Typical within the scapegoat framework, the scapegoaters do not understand their own scapegoat mechanism and so they project upon their victim both their dissensions and their reconcilliation. In this way they enbody both malefactors and benefactors.

The scapegoat mechanism is typically characterised by these four elements:

  1. Mimetic Rivalry. The illigitimate desiring of another person, or things, and when given voice, violence ensues.
  2. The Distinctions which separated people collapse, where hostility is in the open and leads to violence. This ends when a scapegoat is found that unites factional groups and restores the distinctions.
  3. Difference. The scapegoat can be anyone different from “us”. Such as the black sheep, the weird sheep or the fool (see below), yet a member of the community.
  4. Throughout, the victim is viewed as both cursed and sacred – because it is their death that brings about a certain peace. In the subsequent peace, the victim may in fact be deified, idolised, revered. This is the essence of ritual in pagan religions.

It is not difficult to see where the crucifixion of Jesus fits within this scapegoat framework. Jesus is the archetype scapegoat, the pure victim, the innocent one, the exemplary mechanism by which God saves the world. His death is the overturning of all pagan sacrificial systems (what Girard calls “bad sacrifice”); his death is the means by which Jesus Christ, The ultimate Scapegoat, a once for all sacrice has been offered. In an interview, Girard sums up that Christ is ultimate because,

“…he is the Son of God, and since he is innocent, he exposes all the myths of scapegoating and shows that the victims were innocent and the communities guilty.”

A contemporary historical example to understanding this is the capture and subsequent death of Osama bin Laden in 2011. Although he certainly was not a pure innocent victim, his death triggered joyous scenes among the American population for days afterwards. Peace, though fleeting, returned.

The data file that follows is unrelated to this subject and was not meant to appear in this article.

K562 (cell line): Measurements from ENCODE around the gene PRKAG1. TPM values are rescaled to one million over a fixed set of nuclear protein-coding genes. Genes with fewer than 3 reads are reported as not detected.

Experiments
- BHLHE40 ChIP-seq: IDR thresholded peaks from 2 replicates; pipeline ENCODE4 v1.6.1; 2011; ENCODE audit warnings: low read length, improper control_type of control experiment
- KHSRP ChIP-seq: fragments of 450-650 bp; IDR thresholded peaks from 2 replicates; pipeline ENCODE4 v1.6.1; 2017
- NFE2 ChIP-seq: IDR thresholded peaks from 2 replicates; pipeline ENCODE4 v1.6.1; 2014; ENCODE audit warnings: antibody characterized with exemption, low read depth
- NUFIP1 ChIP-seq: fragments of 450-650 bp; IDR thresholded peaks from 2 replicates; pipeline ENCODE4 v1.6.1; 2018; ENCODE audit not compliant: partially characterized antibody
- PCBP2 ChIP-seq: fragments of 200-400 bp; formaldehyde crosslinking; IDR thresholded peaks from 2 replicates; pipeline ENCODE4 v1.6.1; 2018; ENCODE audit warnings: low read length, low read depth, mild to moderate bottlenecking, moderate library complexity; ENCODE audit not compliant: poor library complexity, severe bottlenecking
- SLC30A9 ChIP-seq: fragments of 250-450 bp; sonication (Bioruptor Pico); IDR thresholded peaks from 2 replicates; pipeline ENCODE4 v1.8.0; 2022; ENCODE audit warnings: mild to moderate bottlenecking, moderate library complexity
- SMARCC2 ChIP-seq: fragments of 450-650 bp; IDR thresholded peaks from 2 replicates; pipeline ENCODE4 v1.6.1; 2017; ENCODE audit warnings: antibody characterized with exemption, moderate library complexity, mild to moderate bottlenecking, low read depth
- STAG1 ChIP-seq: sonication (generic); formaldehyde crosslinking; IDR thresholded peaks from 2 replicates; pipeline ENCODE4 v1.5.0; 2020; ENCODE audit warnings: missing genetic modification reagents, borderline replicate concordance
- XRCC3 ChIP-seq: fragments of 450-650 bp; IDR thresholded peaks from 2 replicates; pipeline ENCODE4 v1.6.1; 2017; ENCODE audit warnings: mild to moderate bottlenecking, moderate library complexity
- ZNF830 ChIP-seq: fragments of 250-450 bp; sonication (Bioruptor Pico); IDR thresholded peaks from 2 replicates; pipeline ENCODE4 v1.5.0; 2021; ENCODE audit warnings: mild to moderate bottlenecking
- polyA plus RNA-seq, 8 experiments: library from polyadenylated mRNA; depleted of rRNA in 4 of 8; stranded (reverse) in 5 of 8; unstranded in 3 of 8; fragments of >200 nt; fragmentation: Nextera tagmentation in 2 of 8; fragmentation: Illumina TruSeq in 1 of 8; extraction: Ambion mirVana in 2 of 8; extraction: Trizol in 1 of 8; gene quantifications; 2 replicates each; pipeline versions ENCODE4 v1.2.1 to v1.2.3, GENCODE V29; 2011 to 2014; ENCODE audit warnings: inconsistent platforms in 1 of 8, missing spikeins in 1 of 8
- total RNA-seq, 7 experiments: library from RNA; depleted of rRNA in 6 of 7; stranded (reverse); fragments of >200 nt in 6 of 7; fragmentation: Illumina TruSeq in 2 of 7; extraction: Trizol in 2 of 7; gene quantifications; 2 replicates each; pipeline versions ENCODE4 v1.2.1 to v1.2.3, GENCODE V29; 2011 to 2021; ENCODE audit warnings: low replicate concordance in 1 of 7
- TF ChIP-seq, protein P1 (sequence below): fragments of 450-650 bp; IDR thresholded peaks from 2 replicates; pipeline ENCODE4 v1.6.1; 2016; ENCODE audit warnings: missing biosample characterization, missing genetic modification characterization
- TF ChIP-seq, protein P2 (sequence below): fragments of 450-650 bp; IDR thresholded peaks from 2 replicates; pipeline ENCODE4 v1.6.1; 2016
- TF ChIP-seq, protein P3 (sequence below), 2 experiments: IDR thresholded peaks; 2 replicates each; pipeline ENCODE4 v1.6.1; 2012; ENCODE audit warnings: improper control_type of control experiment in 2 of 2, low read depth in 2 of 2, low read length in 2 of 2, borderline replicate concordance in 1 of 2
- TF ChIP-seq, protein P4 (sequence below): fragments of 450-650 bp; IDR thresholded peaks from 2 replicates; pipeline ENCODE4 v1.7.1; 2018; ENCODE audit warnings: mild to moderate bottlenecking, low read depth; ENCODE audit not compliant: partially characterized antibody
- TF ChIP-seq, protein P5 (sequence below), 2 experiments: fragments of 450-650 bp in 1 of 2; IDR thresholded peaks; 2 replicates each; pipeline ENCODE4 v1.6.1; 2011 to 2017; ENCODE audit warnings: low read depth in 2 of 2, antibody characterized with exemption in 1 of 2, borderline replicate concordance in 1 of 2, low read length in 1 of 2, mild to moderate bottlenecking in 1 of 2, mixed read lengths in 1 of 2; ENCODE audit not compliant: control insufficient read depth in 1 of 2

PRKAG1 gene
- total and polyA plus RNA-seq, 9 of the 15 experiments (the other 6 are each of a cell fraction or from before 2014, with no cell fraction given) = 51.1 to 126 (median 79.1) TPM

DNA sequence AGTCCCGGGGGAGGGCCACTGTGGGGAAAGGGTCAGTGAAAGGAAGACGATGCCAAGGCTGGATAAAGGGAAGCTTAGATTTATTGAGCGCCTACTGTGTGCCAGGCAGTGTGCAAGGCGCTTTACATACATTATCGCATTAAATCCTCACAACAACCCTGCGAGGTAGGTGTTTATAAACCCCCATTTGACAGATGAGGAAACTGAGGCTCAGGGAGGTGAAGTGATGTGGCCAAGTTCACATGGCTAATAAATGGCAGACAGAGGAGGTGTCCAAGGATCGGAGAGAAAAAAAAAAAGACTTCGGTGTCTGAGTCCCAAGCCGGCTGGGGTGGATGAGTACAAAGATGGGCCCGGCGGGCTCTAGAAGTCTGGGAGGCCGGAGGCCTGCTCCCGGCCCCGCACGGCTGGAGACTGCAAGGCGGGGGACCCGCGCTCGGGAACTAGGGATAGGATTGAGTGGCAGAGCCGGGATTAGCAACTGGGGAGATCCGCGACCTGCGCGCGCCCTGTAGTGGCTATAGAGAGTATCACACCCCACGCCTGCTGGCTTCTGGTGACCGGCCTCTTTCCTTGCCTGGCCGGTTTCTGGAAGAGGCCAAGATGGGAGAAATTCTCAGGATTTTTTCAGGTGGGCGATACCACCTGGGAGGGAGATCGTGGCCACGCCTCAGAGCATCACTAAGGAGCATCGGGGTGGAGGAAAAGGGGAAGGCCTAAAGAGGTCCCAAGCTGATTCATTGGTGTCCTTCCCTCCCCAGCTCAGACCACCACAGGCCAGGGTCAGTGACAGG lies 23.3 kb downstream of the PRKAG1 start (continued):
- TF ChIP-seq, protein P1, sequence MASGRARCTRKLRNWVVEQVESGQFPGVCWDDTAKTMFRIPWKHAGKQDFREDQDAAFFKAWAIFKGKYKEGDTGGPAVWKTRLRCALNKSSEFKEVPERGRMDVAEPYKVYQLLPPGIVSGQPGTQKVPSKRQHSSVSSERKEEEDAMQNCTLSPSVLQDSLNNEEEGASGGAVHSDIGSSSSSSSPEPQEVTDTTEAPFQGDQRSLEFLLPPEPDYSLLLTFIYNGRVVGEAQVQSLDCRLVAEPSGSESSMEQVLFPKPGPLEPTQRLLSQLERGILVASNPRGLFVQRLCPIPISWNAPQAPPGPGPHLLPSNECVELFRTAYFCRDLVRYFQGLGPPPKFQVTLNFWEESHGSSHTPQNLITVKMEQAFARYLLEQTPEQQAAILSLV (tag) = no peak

And a contemporary cultural example can be seen in the ideolological movement that has come to known as ‘Wokeism’, which I have commented on before. The Scapegoat Mechanism is enacted in what today we call “cancel culture” – the silencing of voices that differ ideologically (they may or may not be the weird sheep), the rewriting of history, the relentless unforgiveness, the hypocrisy, sheer infantilism, self-righteous projection, and inate self-referencial subjectivism. This is not to say everything about them is wrong; it is to say, that even if they are correct, the manner in which resitituion is achieved is lacking any sense of grace, human fraility and compassion. In other words, they might be right here and there, but in pronouncing their judgment, they sin.

3. The third element, the Carnival Clown (or “prophet”) was where I had my epiphany. Drawing on the work of Helen Paynter in Reduced Laughter, a book I’ve reviewed here, she herself looks at the role and funtion of the seriocomic in the biblical book of Kings.